Getting More Immersed with Indiewire


  The Penske Media purchase of Indiewire has resulted in an expansion of my role as crafts and awards season contributor.  Beginning this week, I begin Emmy coverage of below-the-line contenders along with my usual Oscar season crafts reporting, working closely

Immersed in Blu-ray: Hitchcock and Bogart


The WB Archive Collection gets Hitch and Bogie on Blu-ray and they've never looked better for home viewing. In Kent Jones' indispensable doc, Hitchcock/Truffaut, he reminds us that Truffaut was on a mission to correct misconceptions about Hitch as a lightweight

Immersed in Books: Farber on Film


For the first time, the complete writings of film critic Manny Farber is available from Library of America, edited by Robert Polito (Savage Art: A Biography of Jim Thompson). Manny Farber (1917-2008) was the first modernist film critic to write like a modernist.

performance capture

Fall/Holiday Preview: Five Glorious VFX Films to Watch

Posted on by Bill Desowitz in 3-D, Animation, Below the Line, Movies, Oscar, performance capture, Tech, Trailers, VFX, Virtual Production | Leave a comment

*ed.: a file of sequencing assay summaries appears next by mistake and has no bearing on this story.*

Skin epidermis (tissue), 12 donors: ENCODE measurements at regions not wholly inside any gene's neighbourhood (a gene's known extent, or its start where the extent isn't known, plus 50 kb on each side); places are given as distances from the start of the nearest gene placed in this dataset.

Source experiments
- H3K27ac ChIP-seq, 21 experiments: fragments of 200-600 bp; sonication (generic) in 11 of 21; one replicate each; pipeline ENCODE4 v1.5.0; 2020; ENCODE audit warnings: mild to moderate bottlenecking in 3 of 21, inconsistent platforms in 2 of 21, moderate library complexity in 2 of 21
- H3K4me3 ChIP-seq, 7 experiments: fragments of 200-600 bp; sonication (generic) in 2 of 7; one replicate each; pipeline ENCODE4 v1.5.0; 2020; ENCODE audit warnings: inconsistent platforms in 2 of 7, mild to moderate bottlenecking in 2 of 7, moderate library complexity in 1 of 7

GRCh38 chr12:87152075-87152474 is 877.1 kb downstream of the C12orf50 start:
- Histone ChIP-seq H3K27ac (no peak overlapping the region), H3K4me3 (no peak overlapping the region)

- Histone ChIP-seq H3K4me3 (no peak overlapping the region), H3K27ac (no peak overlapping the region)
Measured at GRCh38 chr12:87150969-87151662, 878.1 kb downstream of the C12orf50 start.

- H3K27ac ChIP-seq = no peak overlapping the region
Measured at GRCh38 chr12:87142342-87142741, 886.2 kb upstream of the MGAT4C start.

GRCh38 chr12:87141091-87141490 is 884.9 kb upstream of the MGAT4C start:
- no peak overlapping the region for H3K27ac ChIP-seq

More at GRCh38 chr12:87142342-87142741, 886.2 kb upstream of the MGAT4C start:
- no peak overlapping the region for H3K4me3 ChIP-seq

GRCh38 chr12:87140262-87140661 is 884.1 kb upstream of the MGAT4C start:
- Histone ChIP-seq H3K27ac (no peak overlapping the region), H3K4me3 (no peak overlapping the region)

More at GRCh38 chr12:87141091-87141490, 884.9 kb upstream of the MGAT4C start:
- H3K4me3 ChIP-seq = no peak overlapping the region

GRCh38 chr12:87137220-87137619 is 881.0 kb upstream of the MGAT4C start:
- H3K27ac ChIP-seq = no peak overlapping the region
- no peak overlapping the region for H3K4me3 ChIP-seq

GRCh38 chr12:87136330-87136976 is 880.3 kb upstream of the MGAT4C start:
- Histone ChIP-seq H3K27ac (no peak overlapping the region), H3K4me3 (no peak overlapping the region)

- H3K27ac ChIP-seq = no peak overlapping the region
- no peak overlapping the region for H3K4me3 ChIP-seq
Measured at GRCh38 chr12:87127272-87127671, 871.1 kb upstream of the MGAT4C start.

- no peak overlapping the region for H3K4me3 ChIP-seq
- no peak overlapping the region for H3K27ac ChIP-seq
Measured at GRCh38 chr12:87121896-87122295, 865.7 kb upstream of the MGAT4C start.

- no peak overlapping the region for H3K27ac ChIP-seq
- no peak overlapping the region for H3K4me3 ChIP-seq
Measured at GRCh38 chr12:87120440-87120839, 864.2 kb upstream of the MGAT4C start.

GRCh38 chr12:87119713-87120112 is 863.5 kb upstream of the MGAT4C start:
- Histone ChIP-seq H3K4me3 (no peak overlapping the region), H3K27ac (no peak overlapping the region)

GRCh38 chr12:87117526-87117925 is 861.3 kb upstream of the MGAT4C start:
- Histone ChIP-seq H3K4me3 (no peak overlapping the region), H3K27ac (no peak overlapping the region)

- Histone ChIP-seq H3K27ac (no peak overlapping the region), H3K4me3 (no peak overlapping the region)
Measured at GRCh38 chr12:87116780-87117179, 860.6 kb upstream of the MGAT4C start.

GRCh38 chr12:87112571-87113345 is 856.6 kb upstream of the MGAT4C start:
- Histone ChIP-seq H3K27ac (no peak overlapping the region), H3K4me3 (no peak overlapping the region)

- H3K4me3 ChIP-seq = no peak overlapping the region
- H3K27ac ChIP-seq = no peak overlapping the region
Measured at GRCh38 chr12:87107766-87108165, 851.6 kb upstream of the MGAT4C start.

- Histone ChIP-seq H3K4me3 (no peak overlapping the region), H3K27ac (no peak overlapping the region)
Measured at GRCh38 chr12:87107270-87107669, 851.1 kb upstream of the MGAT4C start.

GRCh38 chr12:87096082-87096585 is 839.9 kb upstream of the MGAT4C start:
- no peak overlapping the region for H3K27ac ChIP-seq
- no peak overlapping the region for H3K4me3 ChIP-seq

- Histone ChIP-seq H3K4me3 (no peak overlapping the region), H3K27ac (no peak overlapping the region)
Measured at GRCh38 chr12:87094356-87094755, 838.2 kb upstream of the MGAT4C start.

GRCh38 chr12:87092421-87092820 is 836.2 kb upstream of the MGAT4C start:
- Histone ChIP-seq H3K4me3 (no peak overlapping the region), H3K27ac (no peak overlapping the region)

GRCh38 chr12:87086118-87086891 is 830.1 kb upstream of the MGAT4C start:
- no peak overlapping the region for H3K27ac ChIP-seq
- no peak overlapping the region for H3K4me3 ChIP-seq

I preview five VFXy films to keep an eye on this fall/holiday season in my TOH indieWIRE column: Hugo (Nov. 23), Real Steel (Oct. 7), Immortals (Nov. 11), Anonymous (Oct. 28), and Sherlock Holmes: A Game of Shadows (Dec. 16). And not a contemporary setting among them.

http://www.youtube.com/watch?v=kzvb_LPtpTw

Rick Carter’s 9/11 ‘Aftermath’

Posted on by Bill Desowitz in 3-D, Animation, Below the Line, Movies, Oscar, performance capture, Production Design, Tech, VFX | Leave a comment

Oscar-winning production designer Rick Carter has put together a very personal photo-exhibit called “Aftermath” of paintings he made following the terrorist attacks on Sept. 11, 2001.

“As it probably is for you, it’s still hard for me to emotionally process,” Carter explained by email. “Part of it for me personally, however, has been the movies I’ve production designed since then exploring the nature of conscience and the Goya-esque disasters of war: War of the Worlds, Munich, Avatar, War Horse, and the upcoming Lincoln.

“In the last few months I’ve begun to look back over my first artistic responses to 9/11, which are represented by these paintings I wanted you to share with you. It’s all just part of my artistic journey over this last decade.”